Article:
Now Daily Exclusive
A unit of London Stock Exchange-listed Old Mutual plc sponsored the activities of dictator Robert Mugabe’s deadly militias implicated in gross human rights abuses in Zimbabwe to the tune of $10 million, Now Daily can reveal.
Old Mutual had pledged an additional $90 million to fund the militant youths but the money has become the subject of controversy after human rights groups sent e-mails to the company’s shareholders warning them to withhold the funds or face an avalanche of global protests.
A closely-guarded list of the beneficiaries of the $10 million ‘revolving fund’ leaked to Now Daily by officials shows that most of them are implicated in numerous acts of violence and political murder in Zimbabwe.
The money was ‘donated’ through the Central African Building Society (Cabs), which announced the launch of a $100 million ‘revolving fund’ for the youths in 2010. Now, government and Zanu PF officials, as well as Old Mutual executives privately admit that the money was never meant to be paid back. Rather, as one official told Now Daily on Wednesday, it was “money donated to take the pressure off the president from restless youths who were clamouring for payment for their role in the 2008 violence”.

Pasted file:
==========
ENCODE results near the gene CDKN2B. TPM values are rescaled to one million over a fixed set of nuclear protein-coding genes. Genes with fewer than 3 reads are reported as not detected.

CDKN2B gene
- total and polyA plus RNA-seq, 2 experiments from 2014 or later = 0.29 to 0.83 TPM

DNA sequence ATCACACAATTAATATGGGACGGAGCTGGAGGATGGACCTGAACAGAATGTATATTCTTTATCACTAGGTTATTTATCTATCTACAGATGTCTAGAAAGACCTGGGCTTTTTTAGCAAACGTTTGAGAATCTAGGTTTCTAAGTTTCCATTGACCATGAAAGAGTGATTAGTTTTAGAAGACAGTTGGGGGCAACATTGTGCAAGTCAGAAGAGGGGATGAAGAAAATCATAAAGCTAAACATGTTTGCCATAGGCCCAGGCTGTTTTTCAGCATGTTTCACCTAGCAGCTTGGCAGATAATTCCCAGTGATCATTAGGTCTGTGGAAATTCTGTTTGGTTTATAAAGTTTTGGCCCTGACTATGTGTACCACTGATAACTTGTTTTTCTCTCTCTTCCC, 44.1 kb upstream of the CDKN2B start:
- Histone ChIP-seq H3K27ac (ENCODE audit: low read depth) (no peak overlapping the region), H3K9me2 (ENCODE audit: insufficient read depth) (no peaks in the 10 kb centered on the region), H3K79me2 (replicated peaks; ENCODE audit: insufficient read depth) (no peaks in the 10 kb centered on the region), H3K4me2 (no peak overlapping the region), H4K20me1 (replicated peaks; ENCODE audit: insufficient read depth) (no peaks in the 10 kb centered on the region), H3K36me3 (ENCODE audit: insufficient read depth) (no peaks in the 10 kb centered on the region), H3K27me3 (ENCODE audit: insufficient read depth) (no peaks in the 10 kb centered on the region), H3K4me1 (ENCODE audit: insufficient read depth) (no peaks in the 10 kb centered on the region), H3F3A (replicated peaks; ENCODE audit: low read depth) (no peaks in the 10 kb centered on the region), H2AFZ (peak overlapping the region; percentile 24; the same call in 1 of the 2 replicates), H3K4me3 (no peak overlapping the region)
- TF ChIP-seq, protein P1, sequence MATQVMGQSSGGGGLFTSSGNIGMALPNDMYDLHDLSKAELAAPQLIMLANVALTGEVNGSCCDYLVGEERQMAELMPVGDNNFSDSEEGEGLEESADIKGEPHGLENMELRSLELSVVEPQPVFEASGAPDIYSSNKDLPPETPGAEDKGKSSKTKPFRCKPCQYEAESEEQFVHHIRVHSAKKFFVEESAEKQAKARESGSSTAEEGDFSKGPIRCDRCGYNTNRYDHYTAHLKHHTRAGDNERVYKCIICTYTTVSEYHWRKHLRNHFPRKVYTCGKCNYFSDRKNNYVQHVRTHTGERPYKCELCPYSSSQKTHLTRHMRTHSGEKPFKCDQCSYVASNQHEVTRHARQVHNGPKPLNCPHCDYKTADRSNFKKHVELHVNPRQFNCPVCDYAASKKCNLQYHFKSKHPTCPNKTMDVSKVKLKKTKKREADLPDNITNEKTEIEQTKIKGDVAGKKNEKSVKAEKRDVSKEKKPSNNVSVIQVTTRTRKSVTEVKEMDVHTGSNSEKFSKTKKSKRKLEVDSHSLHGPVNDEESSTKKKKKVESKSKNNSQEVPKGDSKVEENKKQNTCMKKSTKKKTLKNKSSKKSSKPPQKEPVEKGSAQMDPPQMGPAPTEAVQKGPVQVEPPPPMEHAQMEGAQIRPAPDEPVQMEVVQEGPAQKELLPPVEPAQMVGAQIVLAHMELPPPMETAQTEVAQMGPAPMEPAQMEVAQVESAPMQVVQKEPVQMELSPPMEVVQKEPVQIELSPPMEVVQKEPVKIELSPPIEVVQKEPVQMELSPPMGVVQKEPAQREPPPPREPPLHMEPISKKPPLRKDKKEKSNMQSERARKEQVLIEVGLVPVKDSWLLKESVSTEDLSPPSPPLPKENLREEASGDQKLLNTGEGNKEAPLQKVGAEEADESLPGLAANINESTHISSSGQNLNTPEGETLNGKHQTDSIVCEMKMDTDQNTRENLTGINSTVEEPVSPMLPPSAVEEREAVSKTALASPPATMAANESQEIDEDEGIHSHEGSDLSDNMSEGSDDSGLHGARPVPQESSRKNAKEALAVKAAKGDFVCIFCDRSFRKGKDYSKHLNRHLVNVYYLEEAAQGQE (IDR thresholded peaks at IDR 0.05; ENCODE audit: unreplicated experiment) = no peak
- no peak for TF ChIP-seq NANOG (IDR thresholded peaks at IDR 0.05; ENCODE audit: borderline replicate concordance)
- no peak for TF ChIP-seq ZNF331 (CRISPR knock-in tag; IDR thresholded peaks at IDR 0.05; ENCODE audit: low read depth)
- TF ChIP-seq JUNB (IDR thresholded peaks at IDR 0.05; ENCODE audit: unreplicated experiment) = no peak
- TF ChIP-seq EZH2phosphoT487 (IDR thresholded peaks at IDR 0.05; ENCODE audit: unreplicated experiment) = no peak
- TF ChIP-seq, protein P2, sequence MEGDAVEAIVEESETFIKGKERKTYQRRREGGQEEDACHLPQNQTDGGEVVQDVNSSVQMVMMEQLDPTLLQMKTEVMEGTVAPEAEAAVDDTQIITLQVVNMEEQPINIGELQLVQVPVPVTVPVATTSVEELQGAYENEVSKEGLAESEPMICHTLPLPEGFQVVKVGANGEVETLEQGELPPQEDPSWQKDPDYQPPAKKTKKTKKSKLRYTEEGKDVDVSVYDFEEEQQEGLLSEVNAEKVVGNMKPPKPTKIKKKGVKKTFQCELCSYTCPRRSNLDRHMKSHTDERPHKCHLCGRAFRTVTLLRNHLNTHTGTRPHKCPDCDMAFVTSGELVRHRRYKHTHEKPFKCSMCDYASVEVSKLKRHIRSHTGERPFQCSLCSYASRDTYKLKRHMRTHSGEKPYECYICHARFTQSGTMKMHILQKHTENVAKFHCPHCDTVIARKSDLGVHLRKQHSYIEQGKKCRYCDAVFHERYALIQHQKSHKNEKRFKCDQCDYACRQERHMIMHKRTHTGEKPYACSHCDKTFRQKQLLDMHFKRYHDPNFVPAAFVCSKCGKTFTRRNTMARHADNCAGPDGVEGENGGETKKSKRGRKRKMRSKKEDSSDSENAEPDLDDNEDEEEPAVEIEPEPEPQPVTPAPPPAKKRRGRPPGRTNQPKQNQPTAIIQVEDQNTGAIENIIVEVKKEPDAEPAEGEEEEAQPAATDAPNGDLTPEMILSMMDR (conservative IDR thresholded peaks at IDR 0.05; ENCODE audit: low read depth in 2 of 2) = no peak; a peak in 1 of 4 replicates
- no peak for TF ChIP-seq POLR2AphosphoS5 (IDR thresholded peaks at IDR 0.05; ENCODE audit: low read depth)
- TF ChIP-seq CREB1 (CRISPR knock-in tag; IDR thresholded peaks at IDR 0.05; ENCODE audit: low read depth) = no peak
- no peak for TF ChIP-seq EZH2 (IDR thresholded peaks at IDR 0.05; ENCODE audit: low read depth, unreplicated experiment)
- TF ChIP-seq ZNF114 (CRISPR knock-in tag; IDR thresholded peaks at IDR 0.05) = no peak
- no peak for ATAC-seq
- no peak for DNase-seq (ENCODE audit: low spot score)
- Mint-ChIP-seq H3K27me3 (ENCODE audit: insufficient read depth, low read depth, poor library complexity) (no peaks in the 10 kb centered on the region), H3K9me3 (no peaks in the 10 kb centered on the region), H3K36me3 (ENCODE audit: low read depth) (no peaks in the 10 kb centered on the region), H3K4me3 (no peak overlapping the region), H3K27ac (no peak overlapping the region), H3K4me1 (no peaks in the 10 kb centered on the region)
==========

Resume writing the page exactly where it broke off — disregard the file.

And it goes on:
“The agreement with Old Mutual was that they would give $100 million to the youth ministry, which would give the money to the selected youths. The selection was based on party membership. You had to be a member of Zanu PF and that party has a hierarchical system based on the number of atrocities one has committed,” said commentator Chris Mitchell.
The government has admitted that the money was abused and most of the militiamen who benefitted never paid back.
“Monies were coming from CABS and each province was given $10 million. The loans that were given out are $4.5 million and the only amount recovered was $1.5 million,” said deputy youth minister Luke Tongofa.
“Some youths were given loans and would go for leisure activities such as beer drinking and some would even buy cars or pay lobola.”
The Mugabe regime routinely depends on the generosity of donors to take care of its militants and multinational companies to employ its youth.
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